Scams may be increasing in Cuyahoga County

Jury Duty Scam (WTAM)

The Cuyahoga County Department of Consumer Affairs is warning residents about a new round of impostor scams impersonating County Sheriff’s deputies or court officials. 

Arrest and court scams were the most-complained about category of scams reported to the Cuyahoga County Department of Consumer Affairs in 2018. 

Over the weekend, the Cuyahoga County Sheriff’s Department received multiple complaints about impostor calls in which scammers identified themselves as deputies. 

When a Sheriff’s Department employee dialed one number reported by a resident, the scammer answered by saying, “Cuyahoga County Sheriff.” 

In these scams, callers posing as police or court officials tell potential victims they missed a court date and threaten them with immediate arrest or account seizure unless they pay a fine. 

Some scammers may initially tell people to go to the Justice Center to pay, but when victims call back as instructed, they ultimately are told to pay using retail gift cards or money wires—forms of payment that government agencies do not accept. 

“Calls threatening you with arrest, lawsuits or account seizure are flat-out scams,” said Sheryl Harris, Director of the Cuyahoga County Department of Consumer Affairs. “These scammers steal the names of real agencies solely to scare you into paying them.” 

Nine of the top 10 scams reported to Cuyahoga County Consumer Affairs in 2018 were impostor scams. 

They are: 

1) Arrest/Court Scams (Scammers pose as law enforcement or court officials) 

2) IRS Scams (Callers pose as IRS agents) 

3) Computer Tech Scam (Callers pretend to be techs offering help with one’s computer)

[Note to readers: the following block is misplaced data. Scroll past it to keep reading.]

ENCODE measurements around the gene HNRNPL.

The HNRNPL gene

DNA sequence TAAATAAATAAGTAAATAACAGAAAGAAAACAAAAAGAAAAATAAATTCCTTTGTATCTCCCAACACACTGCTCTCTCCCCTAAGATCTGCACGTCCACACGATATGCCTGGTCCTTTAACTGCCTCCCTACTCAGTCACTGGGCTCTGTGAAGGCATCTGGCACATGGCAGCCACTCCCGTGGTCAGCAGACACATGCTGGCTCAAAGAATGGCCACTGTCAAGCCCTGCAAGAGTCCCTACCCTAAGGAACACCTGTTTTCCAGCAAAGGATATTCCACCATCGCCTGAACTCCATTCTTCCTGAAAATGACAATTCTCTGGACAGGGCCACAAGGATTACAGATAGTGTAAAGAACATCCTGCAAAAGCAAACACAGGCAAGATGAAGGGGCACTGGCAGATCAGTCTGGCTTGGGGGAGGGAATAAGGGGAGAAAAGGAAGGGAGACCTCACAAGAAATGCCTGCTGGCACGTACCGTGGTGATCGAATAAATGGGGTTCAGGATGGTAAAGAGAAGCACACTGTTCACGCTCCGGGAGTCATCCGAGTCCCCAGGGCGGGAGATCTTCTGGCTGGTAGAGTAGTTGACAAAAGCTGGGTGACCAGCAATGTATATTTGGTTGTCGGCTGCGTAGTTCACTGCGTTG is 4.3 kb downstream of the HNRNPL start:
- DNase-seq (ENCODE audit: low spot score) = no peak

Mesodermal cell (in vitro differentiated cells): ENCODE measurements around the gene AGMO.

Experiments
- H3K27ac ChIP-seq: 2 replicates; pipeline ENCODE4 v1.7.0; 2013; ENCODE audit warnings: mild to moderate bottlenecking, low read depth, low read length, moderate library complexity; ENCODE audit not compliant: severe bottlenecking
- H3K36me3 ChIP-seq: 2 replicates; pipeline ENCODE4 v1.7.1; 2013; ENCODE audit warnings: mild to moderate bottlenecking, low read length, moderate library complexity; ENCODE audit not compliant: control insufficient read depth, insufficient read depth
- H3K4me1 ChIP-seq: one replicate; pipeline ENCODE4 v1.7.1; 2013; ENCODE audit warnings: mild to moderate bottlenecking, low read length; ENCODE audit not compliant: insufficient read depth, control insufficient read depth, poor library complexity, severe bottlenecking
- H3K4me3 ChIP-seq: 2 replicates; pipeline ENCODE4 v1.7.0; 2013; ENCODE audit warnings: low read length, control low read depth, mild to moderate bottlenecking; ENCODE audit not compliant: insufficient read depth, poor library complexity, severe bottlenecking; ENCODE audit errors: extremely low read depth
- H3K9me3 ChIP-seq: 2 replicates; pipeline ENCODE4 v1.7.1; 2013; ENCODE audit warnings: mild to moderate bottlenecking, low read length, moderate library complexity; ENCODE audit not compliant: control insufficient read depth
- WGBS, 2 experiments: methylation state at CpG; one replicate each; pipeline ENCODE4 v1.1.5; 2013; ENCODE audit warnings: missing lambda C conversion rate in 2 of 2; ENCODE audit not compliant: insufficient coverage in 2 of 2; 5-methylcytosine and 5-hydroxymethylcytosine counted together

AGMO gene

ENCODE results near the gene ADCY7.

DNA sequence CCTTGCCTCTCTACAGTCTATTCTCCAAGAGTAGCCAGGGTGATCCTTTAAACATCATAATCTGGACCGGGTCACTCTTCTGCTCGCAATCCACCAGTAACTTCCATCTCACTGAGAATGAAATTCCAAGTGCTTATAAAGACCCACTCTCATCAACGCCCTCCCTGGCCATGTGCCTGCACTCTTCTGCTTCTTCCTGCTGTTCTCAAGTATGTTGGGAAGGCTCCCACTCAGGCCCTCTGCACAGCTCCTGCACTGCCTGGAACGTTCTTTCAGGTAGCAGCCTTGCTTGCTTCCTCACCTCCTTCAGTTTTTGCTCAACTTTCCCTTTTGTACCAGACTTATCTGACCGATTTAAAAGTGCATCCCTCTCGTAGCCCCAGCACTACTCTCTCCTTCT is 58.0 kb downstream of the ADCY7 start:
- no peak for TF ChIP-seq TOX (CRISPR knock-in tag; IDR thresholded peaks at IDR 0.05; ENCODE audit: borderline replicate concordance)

4) Sweepstakes/Lottery Scams 

5) Grandparent Scams (Callers pretend to be grandkids in trouble with the law) 

6) Robocalls (Tie with grandparent scams) 

7) Social Security or Medicare Scams 

8) Credit or Account Scams (Callers pose as banks or offer to lower credit rates) 

9) Charity Scam Calls 

10) Debt Collection Scams (Tie with charity calls) 

So far in 2019, Consumer Affairs has been receiving additional reports of impostor calls offering free braces or other medical equipment. T

he Cuyahoga County Department of Consumer Affairs offers these tips for avoiding impostor scams: • Don’t trust caller ID readings—scammers often spoof names and numbers. 

• Let numbers you don’t recognize go to voicemail. And don’t call unknown callers back. 

• Hang up on anyone who threatens you with arrest, legal action or seizure of your accounts. 

• Hang up if someone claims to be a grandchild in trouble with the law. 

• Remember, it’s not “free” or a “prize” if you have to pay. 

• If you’re worried, call police, Scam Squad or family for help checking out the call. 

• Hang up if a caller insists on staying on the phone while you go to the bank or to buy gift cards. That’s a ploy to keep you from checking out the story. 

• Hang up if anyone directs you to pay using store gift cards, money wires or mailed cash. They’re scammer favorites because they’re hard for police to trace. 

Cuyahoga County residents who receive scam calls are encouraged to report them by visiting or by calling the Scam Squad line at 216-443-SCAM (7226).

(Photos by Ken Robinson/WTAM)

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